Chinese communist leader, Mao Zedong, started a campaign to diminish the influences of capitalism in Chinese economy and government. The campaign was called the Cultural Revolution. Mao appealed to Chinese youth to support his campaign. The Red Guards, who were radical students, welcomed the change and they marched on the streets against the old ideas and culture. They travelled the country destroying cultural heritage, targeting and beating teacher and intellectuals, who were obstacles to the revolution.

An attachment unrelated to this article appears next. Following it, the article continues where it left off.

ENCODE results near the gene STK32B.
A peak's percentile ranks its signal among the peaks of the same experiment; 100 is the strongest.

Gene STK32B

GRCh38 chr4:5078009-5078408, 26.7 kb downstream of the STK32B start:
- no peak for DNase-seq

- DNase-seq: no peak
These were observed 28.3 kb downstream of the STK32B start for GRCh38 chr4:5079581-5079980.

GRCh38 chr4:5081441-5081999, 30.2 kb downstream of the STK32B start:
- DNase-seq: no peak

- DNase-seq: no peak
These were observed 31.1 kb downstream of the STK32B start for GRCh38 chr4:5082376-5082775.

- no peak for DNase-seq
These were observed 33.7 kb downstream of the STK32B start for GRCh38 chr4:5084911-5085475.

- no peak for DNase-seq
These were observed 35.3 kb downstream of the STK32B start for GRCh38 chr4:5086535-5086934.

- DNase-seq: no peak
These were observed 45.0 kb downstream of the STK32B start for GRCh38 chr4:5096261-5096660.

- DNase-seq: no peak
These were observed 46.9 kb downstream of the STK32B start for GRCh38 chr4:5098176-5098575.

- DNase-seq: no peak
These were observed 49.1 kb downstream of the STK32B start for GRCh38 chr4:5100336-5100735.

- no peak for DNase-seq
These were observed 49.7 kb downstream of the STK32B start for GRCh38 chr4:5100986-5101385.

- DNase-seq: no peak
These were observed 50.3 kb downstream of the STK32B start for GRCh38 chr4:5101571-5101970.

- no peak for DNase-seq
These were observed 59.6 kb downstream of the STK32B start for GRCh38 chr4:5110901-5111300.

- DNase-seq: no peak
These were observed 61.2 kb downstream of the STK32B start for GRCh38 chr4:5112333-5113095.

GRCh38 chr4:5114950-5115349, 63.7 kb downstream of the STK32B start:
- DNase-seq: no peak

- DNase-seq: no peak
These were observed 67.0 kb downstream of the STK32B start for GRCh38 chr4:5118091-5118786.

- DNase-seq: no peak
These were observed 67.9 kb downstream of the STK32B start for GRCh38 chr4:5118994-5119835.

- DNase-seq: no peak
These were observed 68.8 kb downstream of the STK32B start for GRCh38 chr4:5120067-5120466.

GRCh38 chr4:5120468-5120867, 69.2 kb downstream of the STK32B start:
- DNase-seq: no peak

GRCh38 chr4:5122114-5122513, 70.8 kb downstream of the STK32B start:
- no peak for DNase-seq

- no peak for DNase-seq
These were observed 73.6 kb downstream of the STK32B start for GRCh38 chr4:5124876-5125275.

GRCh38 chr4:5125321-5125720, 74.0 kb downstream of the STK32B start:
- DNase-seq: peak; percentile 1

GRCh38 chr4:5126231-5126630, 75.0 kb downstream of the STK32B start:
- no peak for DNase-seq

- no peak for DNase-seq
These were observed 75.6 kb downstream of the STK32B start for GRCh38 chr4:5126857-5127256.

Art played a key role in the mobilization of masses of young people to enforce the cultural revolution. Vivid propaganda posters were printed and distributed in large quantities across the country to inspire youth and citizens to put forth their labor towards agriculture, industry and national defence, as well as concerns such as hygiene and family planning. Revolutionary and thought-provoking slogans and messages are often used alongside these propaganda posters. Many of the posters were painted by hand and then printed as lithographs, a process involving using stone, oil and chemicals to create prints.
Take a look at some of these posters below translated into English.